2019 ASCO Annual Meeting!
Session: Hematologic Malignancies—Plasma Cell Dyscrasia
Type: Oral Abstract Session
Time: Sunday June 2, 9:45 AM to 12:45 PM
E3A06: Randomized phase III trial of lenalidomide versus observation alone in patients with asymptomatic high-risk smoldering multiple myeloma.
Hematologic Malignancies—Plasma Cell Dyscrasia
2019 ASCO Annual Meeting
J Clin Oncol 37, 2019 (suppl; abstr 8001)
Author(s): Sagar Lonial, Susanna J. Jacobus, Matthias Weiss, Shaji Kumar, Robert Z. Orlowski, Jonathan L. Kaufman, Abdulraheem Yacoub, Francis Buadi, Timothy E. O'Brien, Jeffrey Matous, Daniel M. Anderson, Robert Emmons, Madhav V. Dhodapkar, Lynne I. Wagner, S. Vincent Rajkumar; Winship Cancer Institute of Emory University, Atlanta, GA; Dana-Farber Cancer Institute, Boston, MA; ThedaCare, Appleton, WI; Mayo Clinic, Rochester, MN; The University of Texas MD Anderson Cancer Center, Houston, TX; University of Kansas Cancer Center, Westwood, KS; Division of Hematology, Mayo Clinic, Rochester, MN; MetroHealth Medical Center/Case Western Reserve University School of Medicine, Cleveland, OH; Colorado Blood Cancer Institute, Denver, CO; Regions Hospital, St Paul, MN; Ochsner Cancer Institute, New Orleans, LA; Yale School of Medicine, New Haven, CT; Northwestern University Feinberg School of Medicine, Chicago, IL
Background: Smoldering multiple myeloma (SMM) is a precursor to myeloma, wherein current standard of care is observation (obs). Data from a randomized Spanish trial (Mateos et al, NEJM 2015) suggest that lenalidomide(len)/dexamethasone improves time to developing myeloma (TTP) and overall survival (OS) for patients (pts) with high risk (HR) SMM over obs. However, pts were not screened with advanced imaging techniques, used a HR definition that is not routinely available, and combination therapy limited the ability to isolate the effect of len, and thus has not become standard of care. Methods: E3A06 is a randomized phase III intergroup trial, testing the effect of single agent len compared with obs for pts with intermediate or high risk SMM. In an initial phase II run in all pts received len to demonstrate safety. Eligibility required ≥10% PCs and abnormal serum FLC ratio (<0.26 or >1.65). The primary endpoint was progression PFS was estimated by the Kaplan-Meier method and compared using the one-sided stratified log-rank test. Results: PII enrolled 44 pts and PIII randomized 182 pts to either len (n=90) or obs (n=92) [stratified on time since SMM diagnosis ≤1y vs >1y]. Baseline characteristics were similar between the arms. 80% (PII) and 51% (PIII) are off len, primarily due to adverse events (AE) or pt withdrawal. Among the len treated pts, G3/4 non-hematologic AE occurred in 28% of PIII pts with fatigue being most common (n=5). G4 hematologic AE rate was 5.7%, primarily neutropenia (n=4). 3-year cumulative incidence of invasive SPMs was 5.2% (len) and 3.5% (obs). Overall response rate was 47.7% for the phase II study, and in phase III, 48.9% for the len arm, and 0% for the obs arm. Median follow up was 71 months (PII), and 28 months (PIII). 3-year PFS was 87% for the PII cohort. One, 2 and 3-year PFS was 98%, 93%, and 91% for len, and 89%, 76%, and 66% for the obs arm (HR 0.28, p=0.0005) favoring the len arm. No difference in QOL score was noted between arms. Conclusions: Overall, this trial represents the largest randomized trial in SMM to date. In conjunction with the Spanish data, this trial may support a change in clinical practice. Clinical trial information: NCT01169337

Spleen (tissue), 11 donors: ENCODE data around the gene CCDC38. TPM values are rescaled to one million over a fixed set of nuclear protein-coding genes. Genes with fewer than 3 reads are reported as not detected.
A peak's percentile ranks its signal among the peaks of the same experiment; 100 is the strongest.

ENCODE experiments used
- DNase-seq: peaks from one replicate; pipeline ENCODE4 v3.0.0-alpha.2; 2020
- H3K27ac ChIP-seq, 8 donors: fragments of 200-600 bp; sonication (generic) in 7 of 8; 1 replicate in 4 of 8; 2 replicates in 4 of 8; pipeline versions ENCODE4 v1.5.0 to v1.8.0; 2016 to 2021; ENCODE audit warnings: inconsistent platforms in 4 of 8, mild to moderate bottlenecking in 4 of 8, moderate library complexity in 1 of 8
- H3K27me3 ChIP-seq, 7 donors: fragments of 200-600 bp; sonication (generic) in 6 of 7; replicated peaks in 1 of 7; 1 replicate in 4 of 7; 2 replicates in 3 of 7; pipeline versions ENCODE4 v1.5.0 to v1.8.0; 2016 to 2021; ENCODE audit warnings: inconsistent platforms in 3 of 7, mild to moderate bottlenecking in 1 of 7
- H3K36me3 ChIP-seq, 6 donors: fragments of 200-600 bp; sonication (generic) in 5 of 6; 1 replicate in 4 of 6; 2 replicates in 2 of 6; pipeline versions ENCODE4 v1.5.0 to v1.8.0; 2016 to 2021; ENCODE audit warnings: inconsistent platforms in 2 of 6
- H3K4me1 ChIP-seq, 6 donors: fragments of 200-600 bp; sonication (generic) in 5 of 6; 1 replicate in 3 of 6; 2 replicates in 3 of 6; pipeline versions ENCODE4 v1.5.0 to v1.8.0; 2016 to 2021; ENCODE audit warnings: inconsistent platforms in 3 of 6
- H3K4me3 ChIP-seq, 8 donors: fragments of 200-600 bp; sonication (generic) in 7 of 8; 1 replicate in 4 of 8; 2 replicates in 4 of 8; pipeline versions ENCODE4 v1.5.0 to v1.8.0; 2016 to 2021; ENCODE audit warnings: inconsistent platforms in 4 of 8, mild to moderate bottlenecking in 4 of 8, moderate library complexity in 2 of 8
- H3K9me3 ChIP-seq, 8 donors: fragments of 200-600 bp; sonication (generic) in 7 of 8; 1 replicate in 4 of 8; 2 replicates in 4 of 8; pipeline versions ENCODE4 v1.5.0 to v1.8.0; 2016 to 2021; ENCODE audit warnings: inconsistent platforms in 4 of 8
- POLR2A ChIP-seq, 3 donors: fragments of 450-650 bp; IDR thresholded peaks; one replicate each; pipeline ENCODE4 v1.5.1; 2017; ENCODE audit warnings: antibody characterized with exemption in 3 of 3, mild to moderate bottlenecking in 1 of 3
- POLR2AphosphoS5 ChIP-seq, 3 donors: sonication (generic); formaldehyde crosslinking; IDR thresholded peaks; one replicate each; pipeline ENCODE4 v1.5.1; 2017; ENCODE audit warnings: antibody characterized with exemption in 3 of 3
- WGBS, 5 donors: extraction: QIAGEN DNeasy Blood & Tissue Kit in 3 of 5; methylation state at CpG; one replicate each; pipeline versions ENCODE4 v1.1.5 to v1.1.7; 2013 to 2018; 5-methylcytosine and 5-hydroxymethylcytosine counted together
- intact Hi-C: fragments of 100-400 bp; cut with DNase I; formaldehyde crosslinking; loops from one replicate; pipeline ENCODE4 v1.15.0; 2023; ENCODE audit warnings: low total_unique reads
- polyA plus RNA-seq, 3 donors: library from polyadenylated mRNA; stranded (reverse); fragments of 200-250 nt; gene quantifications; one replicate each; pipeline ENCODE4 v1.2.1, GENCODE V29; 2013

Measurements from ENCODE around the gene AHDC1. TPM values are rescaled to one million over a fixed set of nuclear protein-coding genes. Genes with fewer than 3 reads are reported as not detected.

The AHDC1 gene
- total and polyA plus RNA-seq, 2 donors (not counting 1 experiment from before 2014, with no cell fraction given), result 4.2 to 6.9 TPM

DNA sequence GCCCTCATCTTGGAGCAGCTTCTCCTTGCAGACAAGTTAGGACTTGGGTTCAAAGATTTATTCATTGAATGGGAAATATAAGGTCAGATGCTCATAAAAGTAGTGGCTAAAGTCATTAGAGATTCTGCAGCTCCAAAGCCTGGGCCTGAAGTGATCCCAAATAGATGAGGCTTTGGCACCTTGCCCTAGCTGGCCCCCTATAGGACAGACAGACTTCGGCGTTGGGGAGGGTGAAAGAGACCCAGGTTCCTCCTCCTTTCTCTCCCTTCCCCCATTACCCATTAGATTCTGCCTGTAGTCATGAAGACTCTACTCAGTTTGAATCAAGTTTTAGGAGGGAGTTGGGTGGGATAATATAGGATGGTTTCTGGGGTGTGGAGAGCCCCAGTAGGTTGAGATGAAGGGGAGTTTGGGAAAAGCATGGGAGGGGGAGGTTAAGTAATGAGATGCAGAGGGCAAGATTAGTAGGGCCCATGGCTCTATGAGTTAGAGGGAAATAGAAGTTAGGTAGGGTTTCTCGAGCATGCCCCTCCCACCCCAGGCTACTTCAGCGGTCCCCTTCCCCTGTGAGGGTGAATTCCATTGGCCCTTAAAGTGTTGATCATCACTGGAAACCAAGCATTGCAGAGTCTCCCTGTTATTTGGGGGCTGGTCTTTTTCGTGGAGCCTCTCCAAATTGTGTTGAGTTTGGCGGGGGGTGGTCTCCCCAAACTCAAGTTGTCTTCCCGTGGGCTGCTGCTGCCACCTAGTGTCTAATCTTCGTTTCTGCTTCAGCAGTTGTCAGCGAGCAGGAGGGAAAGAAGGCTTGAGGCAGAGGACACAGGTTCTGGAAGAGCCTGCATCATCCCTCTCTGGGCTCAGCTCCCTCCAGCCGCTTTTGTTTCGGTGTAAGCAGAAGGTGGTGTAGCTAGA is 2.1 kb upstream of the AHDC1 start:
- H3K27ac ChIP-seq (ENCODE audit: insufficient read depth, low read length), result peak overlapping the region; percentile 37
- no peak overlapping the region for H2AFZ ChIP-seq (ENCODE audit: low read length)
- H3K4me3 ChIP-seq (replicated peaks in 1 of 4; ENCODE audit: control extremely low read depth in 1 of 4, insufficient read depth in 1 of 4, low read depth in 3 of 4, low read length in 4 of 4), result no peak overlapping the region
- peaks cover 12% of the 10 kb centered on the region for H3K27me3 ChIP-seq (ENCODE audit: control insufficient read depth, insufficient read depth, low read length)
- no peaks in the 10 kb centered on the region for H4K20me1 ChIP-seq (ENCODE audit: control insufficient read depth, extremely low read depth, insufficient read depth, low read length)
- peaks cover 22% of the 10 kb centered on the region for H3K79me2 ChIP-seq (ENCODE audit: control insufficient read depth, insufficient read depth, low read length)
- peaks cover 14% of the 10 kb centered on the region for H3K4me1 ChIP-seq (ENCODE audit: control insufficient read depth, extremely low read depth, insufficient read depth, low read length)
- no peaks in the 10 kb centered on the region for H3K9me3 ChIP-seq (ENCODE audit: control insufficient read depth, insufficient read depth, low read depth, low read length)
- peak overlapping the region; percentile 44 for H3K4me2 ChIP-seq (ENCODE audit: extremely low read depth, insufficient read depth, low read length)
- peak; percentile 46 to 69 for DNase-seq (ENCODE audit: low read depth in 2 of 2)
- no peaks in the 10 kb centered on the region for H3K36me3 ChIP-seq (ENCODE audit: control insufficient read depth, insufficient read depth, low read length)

|Phase 2 PFS|
|Phase 3 PFS||Len||Obs|